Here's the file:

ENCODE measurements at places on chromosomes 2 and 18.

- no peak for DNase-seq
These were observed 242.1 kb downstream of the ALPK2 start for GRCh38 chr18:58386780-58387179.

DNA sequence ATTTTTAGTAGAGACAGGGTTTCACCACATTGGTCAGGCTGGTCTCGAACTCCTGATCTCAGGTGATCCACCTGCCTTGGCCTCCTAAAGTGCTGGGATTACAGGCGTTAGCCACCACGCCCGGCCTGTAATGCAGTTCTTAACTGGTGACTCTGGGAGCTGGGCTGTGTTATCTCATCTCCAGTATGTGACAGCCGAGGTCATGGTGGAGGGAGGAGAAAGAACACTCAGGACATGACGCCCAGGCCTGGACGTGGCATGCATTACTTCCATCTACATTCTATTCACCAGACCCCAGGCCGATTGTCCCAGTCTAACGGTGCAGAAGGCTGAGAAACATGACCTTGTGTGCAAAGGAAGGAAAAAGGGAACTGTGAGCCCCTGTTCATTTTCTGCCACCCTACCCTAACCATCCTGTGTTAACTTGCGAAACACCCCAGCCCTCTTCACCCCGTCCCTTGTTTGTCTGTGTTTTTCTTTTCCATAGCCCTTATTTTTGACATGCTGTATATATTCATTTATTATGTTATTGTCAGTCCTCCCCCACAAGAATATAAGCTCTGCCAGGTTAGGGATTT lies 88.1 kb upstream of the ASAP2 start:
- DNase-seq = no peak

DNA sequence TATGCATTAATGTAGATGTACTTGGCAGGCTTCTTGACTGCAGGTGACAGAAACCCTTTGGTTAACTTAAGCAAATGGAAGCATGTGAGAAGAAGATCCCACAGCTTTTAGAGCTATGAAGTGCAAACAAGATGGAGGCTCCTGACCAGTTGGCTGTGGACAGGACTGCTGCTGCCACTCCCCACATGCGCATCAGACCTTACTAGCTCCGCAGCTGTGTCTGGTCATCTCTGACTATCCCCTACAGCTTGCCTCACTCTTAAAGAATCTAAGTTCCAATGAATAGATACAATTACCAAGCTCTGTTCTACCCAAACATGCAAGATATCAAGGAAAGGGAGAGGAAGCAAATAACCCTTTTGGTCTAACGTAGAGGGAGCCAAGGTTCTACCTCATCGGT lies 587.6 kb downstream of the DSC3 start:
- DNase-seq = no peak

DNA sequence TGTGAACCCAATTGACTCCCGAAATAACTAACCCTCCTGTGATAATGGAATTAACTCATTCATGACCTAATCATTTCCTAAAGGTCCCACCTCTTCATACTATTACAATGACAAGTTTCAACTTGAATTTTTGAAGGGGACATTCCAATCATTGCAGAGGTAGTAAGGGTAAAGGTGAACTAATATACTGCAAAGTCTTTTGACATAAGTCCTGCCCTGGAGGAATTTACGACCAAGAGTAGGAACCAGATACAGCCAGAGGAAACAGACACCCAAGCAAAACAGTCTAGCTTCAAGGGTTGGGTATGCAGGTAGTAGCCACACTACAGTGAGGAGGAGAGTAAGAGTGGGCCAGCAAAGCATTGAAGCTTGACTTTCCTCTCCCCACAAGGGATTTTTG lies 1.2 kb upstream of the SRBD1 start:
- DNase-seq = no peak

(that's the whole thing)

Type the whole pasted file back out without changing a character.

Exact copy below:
ENCODE measurements at places on chromosomes 2 and 18.

- no peak for DNase-seq
These were observed 242.1 kb downstream of the ALPK2 start for GRCh38 chr18:58386780-58387179.

DNA sequence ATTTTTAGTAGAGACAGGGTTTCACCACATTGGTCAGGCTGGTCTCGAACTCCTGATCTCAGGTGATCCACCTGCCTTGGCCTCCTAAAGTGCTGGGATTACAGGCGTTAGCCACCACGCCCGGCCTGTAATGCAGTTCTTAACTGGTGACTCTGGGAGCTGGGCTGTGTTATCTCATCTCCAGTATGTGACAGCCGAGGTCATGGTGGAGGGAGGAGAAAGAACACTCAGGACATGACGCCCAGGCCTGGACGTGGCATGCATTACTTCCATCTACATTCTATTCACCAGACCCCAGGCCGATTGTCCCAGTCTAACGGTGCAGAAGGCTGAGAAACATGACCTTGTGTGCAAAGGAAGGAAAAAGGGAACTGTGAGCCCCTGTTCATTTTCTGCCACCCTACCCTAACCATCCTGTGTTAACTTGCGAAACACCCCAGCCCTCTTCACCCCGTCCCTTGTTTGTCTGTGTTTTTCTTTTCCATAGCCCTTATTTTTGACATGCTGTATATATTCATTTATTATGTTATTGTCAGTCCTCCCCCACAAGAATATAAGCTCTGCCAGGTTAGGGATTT lies 88.1 kb upstream of the ASAP2 start:
- DNase-seq = no peak

DNA sequence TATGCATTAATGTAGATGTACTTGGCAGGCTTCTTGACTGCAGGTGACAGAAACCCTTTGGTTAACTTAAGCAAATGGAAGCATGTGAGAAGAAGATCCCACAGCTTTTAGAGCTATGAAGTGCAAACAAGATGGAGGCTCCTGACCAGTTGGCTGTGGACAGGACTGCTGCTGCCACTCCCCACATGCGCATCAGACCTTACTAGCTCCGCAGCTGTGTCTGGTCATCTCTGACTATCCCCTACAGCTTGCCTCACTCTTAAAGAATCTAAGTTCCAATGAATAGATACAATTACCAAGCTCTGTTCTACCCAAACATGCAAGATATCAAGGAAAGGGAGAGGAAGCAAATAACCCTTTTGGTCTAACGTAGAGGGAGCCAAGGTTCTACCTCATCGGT lies 587.6 kb downstream of the DSC3 start:
- DNase-seq = no peak

DNA sequence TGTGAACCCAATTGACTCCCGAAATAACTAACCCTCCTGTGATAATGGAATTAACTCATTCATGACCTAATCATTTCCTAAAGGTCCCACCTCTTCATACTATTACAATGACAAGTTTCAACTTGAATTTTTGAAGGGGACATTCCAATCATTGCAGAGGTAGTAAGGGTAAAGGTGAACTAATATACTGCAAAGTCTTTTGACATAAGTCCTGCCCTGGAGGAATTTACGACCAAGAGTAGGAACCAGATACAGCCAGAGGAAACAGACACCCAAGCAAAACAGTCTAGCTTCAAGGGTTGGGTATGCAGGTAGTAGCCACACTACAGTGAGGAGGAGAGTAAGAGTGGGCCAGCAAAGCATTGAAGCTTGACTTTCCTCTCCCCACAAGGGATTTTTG lies 1.2 kb upstream of the SRBD1 start:
- DNase-seq = no peak